Meridian Star


February 11, 2013

Big pharmas’ bills in Mississippi too


High drug costs pose challenges to all health insurance plans, from individual to group to Medicaid to Medicare.

    One of the most effective ways to cut drug costs has been to allow doctors and pharmacists to substitute lower cost generic drugs for higher price brand-name drugs. For example, Medicare Part D co-pays are far lower for generic drugs than for brand-name drugs. Some insurance plans won’t even pay for brand-name drugs (e.g. Nexium) because lower cost options are available.

    This trend works against big pharmaceutical companies’ ability to maximize profits while supporting competitiveness for generic producers.

What’s big pharma to do?

Change the paradigm, i.e., change the way people see the issue.

    The latest high-price drugs coming out of big pharma are called “biologics.” They differ from older drugs because they are produced from living cells, not chemical factories. Reports say biologics sales have risen to one-fourth of all U.S. drug sales.

The patents on these drugs – Humira, Avastin, Rituxan, Herceptin and more – are time limited and nearing expiration. Normally that would allow companies to start producing lower cost generics.

    The New York Times reports big pharma is taking pre-emptive moves to thwart generic production by getting states to adopt restrictive legislation.

    “In statehouses around the country, some of the nation’s biggest biotechnology companies are lobbying intensively to limit generic competition to their blockbuster drugs,” said the NY Times story, “potentially cutting into the billions of dollars in savings on drug costs contemplated in the federal health care overhaul law.”

    In Mississippi, Senator Dean Kirby and Representative Bobby Moak introduced big pharma’s bills.

    Big pharma’s new paradigm is this. Traditional generic drugs are “similar” but not identical to brand-name drugs. Biologic drugs are far more complex. So, standards for “bio-similar” generic drugs should be much higher and more restrictive.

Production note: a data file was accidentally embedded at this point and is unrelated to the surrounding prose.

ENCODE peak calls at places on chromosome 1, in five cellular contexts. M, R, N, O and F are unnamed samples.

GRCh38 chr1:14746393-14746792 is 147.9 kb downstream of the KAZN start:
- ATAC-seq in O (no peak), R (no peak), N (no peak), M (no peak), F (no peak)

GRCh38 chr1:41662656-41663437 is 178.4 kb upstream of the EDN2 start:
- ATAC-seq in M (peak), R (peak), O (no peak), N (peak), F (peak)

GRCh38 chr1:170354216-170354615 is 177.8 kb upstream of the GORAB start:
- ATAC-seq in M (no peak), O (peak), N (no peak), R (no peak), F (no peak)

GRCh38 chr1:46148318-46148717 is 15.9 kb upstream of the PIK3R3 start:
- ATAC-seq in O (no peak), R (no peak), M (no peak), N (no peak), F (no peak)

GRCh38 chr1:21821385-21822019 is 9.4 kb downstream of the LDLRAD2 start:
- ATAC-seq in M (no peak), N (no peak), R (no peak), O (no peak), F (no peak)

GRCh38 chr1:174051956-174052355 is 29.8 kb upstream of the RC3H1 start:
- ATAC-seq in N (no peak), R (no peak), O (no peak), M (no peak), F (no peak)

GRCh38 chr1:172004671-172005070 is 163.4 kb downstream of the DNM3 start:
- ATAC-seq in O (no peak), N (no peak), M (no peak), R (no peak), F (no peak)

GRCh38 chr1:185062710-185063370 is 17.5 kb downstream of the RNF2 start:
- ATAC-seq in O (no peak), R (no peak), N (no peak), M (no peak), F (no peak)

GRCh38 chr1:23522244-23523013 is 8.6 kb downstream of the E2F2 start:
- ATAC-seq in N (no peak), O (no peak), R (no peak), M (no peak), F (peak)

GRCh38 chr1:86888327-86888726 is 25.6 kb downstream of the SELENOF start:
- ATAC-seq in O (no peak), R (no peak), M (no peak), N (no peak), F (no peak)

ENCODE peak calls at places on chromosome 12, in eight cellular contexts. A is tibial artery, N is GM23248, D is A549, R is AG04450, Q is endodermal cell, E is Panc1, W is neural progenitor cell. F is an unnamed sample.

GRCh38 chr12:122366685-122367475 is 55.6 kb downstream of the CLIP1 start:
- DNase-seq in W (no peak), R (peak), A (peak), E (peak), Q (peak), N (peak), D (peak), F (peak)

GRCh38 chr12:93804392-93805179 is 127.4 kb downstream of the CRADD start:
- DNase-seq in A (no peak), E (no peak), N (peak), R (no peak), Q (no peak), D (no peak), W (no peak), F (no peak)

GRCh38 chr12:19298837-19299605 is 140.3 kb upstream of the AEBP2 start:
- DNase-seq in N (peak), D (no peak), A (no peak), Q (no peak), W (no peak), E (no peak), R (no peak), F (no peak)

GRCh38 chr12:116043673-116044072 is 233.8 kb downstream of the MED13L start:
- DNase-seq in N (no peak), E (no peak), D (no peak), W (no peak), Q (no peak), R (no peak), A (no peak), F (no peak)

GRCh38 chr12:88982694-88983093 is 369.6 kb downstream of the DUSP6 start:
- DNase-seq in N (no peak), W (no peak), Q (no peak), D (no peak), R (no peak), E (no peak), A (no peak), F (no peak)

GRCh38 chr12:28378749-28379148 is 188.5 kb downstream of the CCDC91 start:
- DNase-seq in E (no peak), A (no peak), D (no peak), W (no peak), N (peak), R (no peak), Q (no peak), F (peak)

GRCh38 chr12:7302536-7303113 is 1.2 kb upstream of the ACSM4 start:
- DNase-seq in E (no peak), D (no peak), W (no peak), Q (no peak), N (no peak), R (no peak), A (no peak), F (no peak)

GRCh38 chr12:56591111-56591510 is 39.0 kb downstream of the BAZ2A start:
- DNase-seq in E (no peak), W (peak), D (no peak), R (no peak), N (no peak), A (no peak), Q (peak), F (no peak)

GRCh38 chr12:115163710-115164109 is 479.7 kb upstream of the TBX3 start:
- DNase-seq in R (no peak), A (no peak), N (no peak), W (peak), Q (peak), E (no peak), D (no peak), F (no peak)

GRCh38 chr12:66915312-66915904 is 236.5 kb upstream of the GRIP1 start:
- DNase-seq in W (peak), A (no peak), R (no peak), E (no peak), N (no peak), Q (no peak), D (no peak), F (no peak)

Standards for drugs are usually determined by the federal Food and Drug Administration (FDA). The FDA, under pressure from the Patient Protection and Affordable Care Act of 2010 (Obamacare) to spur competition in the biotechnology drug market to hold down costs, favors generic production.

    Thus big pharma’s focus on state laws.

    The Kirby and Moak bills would limit pharmacists’ and doctors’ authority to substitute biologics. Their bills would require the drugs to be “interchangeable” not just “similar,” standards requiring longer, tougher FDA approval processes, and would require pharmacists to obtain patient consent, notify doctors, and maintain records for years.

Generic producers say okay to the “interchangeable” requirement but no to the other provisions, saying they are solely designed to deter biologics substitutions.

    Big pharma argues back that their bills seek patient protection… not profit protection.

The Kirby and Moak bills died without committee action last week. But big pharma's push didn’t. This ongoing story bears watching.


    Bill Crawford ( is a syndicated columnist from Meridian.

Text Only
Biz Marquee
New Today

New federal data show Mississippi received 179 unaccompanied children caught at the U.S. border this year. Gov. Phil Bryant wrote to President Barack Obama demanding the president pre-announce plans to send immigrants to Mississippi, saying Mississippi would block transports. Do you agree with Bryant?

     View Results
Twitter Updates
Follow us on twitter
AP Video
Crashed Air Algerie Plane Found in Mali Israel Mulls Ceasefire Amid Gaza Offensive In Case of Fire, Oxygen Masks for Pets Mobile App Gives Tour of Battle of Atlanta Sites Anti-violence Advocate Killed, but Not Silenced. Dempsey: Putin May Light Fire and Lose Control Arizona Prison Chief: Execution Wasn't Botched Calif. Police Investigate Peacock Shooting Death Raw: Protesters, Soldiers Clash in West Bank Police: Doctor Who Shot Gunman 'Saved Lives' 'Modern Family' Star on Gay Athletes Coming Out MN Twins Debut Beer Vending Machine DA: Pa. Doctor Fired Back at Hospital Gunman Raw: Iowa Police Dash Cam Shows Wild Chase Obama Seeks Limits on US Company Mergers Abroad Large Family to Share NJ Lottery Winnings U.S. Flights to Israel Resume After Ban Lifted Official: Air Algerie Flight 'probably Crashed' TSA Administrator on Politics and Flight Bans Raw: National Guard Helps Battle WA Wildfires
Hyperlocal Search
Premier Guide
Find a business

Walking Fingers
Maps, Menus, Store hours, Coupons, and more...
Premier Guide